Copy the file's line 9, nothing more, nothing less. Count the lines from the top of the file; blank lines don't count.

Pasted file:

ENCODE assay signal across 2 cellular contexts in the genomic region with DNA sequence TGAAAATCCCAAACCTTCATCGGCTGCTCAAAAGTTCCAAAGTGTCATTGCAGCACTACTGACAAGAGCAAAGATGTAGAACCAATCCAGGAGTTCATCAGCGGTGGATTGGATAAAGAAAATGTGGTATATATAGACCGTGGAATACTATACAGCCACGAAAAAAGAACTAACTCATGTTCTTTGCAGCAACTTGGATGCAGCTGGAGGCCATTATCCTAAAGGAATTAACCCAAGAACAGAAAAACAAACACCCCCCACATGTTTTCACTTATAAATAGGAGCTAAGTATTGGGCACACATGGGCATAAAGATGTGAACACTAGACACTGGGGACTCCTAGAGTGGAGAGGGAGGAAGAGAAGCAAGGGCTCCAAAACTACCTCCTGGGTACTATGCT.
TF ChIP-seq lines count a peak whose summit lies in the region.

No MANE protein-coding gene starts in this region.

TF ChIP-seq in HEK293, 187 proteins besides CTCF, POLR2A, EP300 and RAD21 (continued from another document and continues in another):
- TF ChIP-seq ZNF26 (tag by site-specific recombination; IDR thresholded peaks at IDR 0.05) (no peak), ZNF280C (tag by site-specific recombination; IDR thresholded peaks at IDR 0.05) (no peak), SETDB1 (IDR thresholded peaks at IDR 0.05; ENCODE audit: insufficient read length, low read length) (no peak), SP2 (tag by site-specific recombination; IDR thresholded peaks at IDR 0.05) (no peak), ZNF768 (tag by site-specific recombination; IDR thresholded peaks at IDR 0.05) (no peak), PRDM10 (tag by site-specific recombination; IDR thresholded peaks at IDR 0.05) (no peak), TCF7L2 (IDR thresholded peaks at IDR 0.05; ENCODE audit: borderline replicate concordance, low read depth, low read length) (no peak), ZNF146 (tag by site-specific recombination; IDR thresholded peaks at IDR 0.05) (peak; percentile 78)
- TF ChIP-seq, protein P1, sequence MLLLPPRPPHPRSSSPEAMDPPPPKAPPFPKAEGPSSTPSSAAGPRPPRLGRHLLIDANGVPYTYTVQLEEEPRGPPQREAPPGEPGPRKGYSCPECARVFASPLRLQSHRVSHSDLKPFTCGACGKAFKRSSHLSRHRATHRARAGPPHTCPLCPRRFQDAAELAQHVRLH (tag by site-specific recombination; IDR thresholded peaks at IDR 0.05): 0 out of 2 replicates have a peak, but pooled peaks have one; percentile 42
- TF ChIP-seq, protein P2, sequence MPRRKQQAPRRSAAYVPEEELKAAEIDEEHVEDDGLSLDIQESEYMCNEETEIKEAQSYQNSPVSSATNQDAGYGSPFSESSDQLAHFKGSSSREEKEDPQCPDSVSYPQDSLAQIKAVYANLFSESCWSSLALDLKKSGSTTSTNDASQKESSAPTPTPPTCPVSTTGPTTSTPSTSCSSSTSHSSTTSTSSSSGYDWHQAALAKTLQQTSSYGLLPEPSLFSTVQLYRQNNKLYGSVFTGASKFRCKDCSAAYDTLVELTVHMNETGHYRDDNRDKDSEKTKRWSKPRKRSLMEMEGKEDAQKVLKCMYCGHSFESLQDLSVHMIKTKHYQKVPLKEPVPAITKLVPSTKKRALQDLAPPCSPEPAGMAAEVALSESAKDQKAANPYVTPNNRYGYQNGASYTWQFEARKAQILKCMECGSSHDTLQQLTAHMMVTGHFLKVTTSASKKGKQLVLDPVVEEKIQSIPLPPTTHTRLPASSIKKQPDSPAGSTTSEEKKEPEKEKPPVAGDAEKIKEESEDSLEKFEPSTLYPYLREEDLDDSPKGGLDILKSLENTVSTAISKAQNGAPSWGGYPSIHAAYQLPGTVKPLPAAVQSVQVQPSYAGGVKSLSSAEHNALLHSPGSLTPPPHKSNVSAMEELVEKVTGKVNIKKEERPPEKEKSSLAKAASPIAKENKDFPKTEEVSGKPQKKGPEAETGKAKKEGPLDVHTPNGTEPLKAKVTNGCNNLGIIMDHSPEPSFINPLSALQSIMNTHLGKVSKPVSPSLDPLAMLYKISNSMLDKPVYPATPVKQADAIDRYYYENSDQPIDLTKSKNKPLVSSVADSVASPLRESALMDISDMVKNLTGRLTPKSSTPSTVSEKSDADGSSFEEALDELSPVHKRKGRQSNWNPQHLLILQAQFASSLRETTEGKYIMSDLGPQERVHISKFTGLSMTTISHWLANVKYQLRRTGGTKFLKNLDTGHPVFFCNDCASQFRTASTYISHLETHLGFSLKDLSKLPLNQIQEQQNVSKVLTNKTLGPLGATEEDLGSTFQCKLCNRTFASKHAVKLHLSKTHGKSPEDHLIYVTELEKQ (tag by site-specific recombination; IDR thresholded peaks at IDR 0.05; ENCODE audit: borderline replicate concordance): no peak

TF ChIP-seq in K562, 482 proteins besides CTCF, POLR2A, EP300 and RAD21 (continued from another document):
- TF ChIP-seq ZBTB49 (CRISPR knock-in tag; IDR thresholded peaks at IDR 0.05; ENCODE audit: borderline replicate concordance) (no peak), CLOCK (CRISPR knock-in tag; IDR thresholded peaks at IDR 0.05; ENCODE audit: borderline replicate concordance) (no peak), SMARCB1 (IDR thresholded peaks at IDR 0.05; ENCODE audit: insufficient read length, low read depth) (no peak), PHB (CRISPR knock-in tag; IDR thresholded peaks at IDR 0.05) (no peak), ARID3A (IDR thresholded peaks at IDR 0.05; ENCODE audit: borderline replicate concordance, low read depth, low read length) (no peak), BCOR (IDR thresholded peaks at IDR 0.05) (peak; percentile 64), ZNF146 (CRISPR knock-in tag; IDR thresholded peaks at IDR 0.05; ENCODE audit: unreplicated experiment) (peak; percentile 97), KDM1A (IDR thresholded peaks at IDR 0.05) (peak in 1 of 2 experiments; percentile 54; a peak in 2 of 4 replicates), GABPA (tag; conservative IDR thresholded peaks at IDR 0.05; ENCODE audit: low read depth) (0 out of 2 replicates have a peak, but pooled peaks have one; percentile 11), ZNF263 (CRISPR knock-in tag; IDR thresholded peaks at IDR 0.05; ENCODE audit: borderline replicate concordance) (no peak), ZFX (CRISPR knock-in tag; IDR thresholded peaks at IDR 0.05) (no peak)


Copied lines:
- TF ChIP-seq ZBTB49 (CRISPR knock-in tag; IDR thresholded peaks at IDR 0.05; ENCODE audit: borderline replicate concordance) (no peak), CLOCK (CRISPR knock-in tag; IDR thresholded peaks at IDR 0.05; ENCODE audit: borderline replicate concordance) (no peak), SMARCB1 (IDR thresholded peaks at IDR 0.05; ENCODE audit: insufficient read length, low read depth) (no peak), PHB (CRISPR knock-in tag; IDR thresholded peaks at IDR 0.05) (no peak), ARID3A (IDR thresholded peaks at IDR 0.05; ENCODE audit: borderline replicate concordance, low read depth, low read length) (no peak), BCOR (IDR thresholded peaks at IDR 0.05) (peak; percentile 64), ZNF146 (CRISPR knock-in tag; IDR thresholded peaks at IDR 0.05; ENCODE audit: unreplicated experiment) (peak; percentile 97), KDM1A (IDR thresholded peaks at IDR 0.05) (peak in 1 of 2 experiments; percentile 54; a peak in 2 of 4 replicates), GABPA (tag; conservative IDR thresholded peaks at IDR 0.05; ENCODE audit: low read depth) (0 out of 2 replicates have a peak, but pooled peaks have one; percentile 11), ZNF263 (CRISPR knock-in tag; IDR thresholded peaks at IDR 0.05; ENCODE audit: borderline replicate concordance) (no peak), ZFX (CRISPR knock-in tag; IDR thresholded peaks at IDR 0.05) (no peak)